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Thread: From Genetics To The Organism

  1. #1 From Genetics To The Organism 
    Forum Professor Zwolver's Avatar
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    I have a question concerning how the genes make up the physiology of multicelled organisms.

    While in embryonic stage, most species cover various evolutionary phases in their physiology. They actually fast forward to their actual evolutional heritage. From fish, to reptile, to tailed mammal, to practically hairless and tailless human.

    From this i can make up, that genes do not on themselves make up physiology. Neiter do all the genes combined have an effect on physiology. I can make up however that the sequence of genes that are active at the time, are those from that particular evolutionary phase.

    So our genetics would not make up our system. And we can't investigate every illness, because the genetic activation sequence is unknown. Some proteins can interact, which they should not, or premature antibodies can be created in an organism from a shifting phase in it's creation.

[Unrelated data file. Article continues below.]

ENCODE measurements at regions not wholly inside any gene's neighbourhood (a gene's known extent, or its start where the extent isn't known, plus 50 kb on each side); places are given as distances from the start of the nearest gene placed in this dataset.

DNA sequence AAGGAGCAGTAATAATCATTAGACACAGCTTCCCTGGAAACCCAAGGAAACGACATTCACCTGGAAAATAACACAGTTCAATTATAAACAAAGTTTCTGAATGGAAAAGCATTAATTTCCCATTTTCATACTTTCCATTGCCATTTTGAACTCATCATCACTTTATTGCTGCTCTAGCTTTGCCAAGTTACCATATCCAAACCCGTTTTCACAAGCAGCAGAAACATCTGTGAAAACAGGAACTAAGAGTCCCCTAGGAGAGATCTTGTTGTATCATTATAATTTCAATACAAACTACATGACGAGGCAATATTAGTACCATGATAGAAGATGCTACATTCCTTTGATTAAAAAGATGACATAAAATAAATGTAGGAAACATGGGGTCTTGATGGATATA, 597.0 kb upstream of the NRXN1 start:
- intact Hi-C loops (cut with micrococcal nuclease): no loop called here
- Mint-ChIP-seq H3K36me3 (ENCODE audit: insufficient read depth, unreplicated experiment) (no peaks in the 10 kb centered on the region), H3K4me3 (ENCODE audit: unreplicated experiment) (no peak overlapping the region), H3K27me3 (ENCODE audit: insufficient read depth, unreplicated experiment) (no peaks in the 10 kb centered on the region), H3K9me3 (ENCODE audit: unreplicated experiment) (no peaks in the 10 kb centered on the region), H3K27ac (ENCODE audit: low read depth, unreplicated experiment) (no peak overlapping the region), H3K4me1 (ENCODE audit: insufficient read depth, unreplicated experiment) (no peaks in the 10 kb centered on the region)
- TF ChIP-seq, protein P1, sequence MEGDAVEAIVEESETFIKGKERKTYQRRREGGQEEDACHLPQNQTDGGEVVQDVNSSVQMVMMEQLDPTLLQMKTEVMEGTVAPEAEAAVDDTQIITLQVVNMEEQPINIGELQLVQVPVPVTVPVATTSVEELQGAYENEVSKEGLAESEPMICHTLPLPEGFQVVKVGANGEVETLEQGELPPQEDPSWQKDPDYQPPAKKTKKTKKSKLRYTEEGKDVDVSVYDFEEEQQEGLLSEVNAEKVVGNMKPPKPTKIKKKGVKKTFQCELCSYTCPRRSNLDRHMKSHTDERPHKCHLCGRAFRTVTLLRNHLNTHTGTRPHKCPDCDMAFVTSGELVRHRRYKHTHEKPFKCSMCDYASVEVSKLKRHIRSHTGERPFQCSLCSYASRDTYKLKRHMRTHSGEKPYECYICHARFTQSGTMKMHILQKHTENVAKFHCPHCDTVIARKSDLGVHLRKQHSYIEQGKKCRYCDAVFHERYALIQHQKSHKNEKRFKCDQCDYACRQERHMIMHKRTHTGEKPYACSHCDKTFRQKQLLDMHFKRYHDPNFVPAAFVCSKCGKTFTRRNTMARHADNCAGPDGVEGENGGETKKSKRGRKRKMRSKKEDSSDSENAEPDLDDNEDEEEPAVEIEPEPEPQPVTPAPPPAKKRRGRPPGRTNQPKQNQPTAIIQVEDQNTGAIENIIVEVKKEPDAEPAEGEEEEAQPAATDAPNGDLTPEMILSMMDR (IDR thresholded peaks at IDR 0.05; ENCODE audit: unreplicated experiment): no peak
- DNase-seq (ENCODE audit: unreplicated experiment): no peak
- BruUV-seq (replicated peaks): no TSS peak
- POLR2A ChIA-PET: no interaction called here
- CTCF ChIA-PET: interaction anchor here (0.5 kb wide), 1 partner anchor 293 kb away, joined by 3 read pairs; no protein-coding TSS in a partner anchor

Am i making any sense whatsoever?

    I'm just hinting; Should geneticists investigate the embryonic activation sequence order of genes? This offcourse in every singular tissue of the body. And what can we find if we do?


    Growing up, i marveled at star-trek's science, and ignored the perfect society. Now, i try to ignore their science, and marvel at the society.

    Imagine, being able to create matter out of thin air, and not coming up with using drones for boarding hostile ships. Or using drones to defend your own ship. Heck, using drones to block energy attacks, counterattack or for surveillance. Unless, of course, they are nano-machines in your blood, which is a billion times more complex..
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    Brassica oleracea Strange's Avatar
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    Quote Originally Posted by Zwolver View Post
    Am i making any sense whatsoever?
    Not much (to me) ...

    All those things you mention are directed by the genome (plus some epigenetic and environmental effects). How else would a frog become a frog and not an antelope? And although there is some similarity during development to earlier organisms, that is just because some genes have been "repurposed" to create novel structures.

    I'm just hinting; Should geneticists investigate the embryonic activation sequence order of genes?
    They do. This is a major area of research.


    ei incumbit probatio qui dicit, non qui negat